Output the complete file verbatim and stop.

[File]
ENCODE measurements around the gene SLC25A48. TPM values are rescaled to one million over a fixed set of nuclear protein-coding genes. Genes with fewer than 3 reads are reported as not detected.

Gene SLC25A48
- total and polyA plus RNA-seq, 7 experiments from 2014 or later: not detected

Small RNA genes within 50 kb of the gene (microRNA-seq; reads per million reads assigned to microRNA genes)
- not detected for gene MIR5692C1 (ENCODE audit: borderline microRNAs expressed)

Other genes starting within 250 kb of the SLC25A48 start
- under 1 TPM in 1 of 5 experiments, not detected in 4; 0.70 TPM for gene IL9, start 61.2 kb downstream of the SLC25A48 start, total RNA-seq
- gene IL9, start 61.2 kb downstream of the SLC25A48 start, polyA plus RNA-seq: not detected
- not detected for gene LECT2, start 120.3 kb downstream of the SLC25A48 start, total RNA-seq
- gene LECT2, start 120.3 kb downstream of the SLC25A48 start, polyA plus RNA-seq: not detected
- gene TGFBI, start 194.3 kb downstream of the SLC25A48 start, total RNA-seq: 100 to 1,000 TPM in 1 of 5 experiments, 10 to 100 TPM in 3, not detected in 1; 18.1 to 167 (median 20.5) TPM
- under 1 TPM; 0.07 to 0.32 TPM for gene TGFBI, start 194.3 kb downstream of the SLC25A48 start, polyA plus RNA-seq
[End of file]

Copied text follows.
ENCODE measurements around the gene SLC25A48. TPM values are rescaled to one million over a fixed set of nuclear protein-coding genes. Genes with fewer than 3 reads are reported as not detected.

Gene SLC25A48
- total and polyA plus RNA-seq, 7 experiments from 2014 or later: not detected

Small RNA genes within 50 kb of the gene (microRNA-seq; reads per million reads assigned to microRNA genes)
- not detected for gene MIR5692C1 (ENCODE audit: borderline microRNAs expressed)

Other genes starting within 250 kb of the SLC25A48 start
- under 1 TPM in 1 of 5 experiments, not detected in 4; 0.70 TPM for gene IL9, start 61.2 kb downstream of the SLC25A48 start, total RNA-seq
- gene IL9, start 61.2 kb downstream of the SLC25A48 start, polyA plus RNA-seq: not detected
- not detected for gene LECT2, start 120.3 kb downstream of the SLC25A48 start, total RNA-seq
- gene LECT2, start 120.3 kb downstream of the SLC25A48 start, polyA plus RNA-seq: not detected
- gene TGFBI, start 194.3 kb downstream of the SLC25A48 start, total RNA-seq: 100 to 1,000 TPM in 1 of 5 experiments, 10 to 100 TPM in 3, not detected in 1; 18.1 to 167 (median 20.5) TPM
- under 1 TPM; 0.07 to 0.32 TPM for gene TGFBI, start 194.3 kb downstream of the SLC25A48 start, polyA plus RNA-seq